Genetic risk factors were found in about 5% to 10% of cases. Activated protein C resistance caused by factor V Leiden mutation is the most common inherited cause of an underlying predisposition to PE and DVT. Factor V Leiden mutation is an important risk factor for PE or DVT during pregnancy, after pregnancy, or during oral contraceptive use [6]. The phenotypic expression of resistance to activated protein C is characterized by a poor response to the anticoagulant activity of activated protein C, a key enzyme in the down-regulation of blood coagulation, which causes a disposition for a hypercoagulable state. At least 90% of the cases with resistance to activated protein C are explained by a point mutation in the gene for coagulation factor V, resulting in replacement of an Arg to Gln at position 506 (factor V, Q506, often denoted factor V Leiden), one of the three activated protein C cleavage sites in activated factor V. Thrombotic events are often triggered through the presence of a combination of inherited and circumstantial risk factors. The high prevalence of activated protein C resistance raises the issue whether it would be cost-beneficial to screen for this trait in connection with surgery, pregnancy, and OCs [7].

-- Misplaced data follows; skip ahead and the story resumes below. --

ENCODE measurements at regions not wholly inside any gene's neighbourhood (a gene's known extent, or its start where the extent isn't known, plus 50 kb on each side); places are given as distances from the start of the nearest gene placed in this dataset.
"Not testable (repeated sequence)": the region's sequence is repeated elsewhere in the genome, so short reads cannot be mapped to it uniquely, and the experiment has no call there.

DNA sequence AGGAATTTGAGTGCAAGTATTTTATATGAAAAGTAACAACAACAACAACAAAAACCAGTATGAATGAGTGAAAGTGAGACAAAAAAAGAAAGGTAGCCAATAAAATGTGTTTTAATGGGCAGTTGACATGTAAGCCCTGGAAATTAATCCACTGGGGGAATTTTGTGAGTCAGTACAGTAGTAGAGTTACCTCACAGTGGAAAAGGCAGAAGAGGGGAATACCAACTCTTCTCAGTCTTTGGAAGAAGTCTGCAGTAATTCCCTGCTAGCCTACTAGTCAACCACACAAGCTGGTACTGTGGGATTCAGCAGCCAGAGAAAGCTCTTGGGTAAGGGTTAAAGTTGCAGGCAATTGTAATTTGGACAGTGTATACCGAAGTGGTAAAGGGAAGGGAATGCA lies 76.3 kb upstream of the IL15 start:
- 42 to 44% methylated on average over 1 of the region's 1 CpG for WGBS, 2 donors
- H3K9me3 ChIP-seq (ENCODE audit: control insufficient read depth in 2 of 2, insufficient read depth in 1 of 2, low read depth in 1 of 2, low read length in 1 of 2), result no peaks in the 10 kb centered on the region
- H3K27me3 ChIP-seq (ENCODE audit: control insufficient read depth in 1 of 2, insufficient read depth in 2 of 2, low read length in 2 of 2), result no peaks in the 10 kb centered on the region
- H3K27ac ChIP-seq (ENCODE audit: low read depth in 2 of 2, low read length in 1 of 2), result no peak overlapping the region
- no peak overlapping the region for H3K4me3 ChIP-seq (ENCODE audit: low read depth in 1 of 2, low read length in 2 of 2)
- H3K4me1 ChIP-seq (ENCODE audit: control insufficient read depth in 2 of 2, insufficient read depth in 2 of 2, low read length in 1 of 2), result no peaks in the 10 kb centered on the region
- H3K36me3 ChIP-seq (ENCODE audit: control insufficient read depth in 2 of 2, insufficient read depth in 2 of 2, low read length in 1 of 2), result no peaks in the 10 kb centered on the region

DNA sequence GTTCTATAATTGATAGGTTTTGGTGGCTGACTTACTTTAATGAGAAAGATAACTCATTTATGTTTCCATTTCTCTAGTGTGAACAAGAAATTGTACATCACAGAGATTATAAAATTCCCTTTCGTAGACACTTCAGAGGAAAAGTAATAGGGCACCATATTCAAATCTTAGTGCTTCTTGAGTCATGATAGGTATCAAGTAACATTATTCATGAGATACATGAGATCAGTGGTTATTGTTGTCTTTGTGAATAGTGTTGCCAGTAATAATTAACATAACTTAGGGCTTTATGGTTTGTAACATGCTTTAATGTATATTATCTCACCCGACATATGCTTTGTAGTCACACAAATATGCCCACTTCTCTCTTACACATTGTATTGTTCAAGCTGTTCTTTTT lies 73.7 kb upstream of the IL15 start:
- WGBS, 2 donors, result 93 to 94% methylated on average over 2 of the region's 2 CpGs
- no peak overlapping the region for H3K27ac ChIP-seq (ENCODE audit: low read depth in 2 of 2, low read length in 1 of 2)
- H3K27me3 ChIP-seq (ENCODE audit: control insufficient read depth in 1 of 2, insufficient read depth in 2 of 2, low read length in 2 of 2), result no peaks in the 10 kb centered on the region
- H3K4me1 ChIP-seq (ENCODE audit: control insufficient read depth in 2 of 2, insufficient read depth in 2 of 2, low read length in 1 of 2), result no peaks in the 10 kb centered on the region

The use of drospirenone-containing OCs was associated with an increased risk of DVT and PE, but not transient ischemic attack or cerebrovascular attack, relative to second- and third-generation COCs [8]. The risk of non-fatal VTE among users of OCs containing drospirenone seems to be around twice that of users of OCs containing levonorgestrel [9,10].

The risk of VTE in current users of COCs decreases with duration of use and decreasing estrogen dose. For the same dose of estrogen and the same length of use, OCs with desogestrel, gestodene, or drospirenone were associated with a significantly higher risk of VTE than COCs with levonorgestrel. Progestogen only pills and hormone releasing intrauterine devices were not associated with any increased risk of VTE [11]. The American College of Obstetricians and Gynecologists Committee said that when prescribing any oral contraceptive, clinicians should consider a woman's risk factors for VTE and decisions regarding choice of oral contraceptive should be left to their patients, taking into account the possible minimally increased risk of VTE, patient preference, and available alternatives [12].

Several specific potential risk factors for a fatal outcome from a COC-induced PE were identified. Recognition of these in combination with a high suspicion of VTE in COC users may reduce the risk of a fatal outcome. We have experienced a patient, 24-year-old young woman with PE and DVT without inherited risk factors four months after taking Yasmin. So, we report this rare case with brief review of literatures.


This work was supported in part by the Soonchunhyang University Research Fund.


No potential conflict of interest relevant to this article was reported.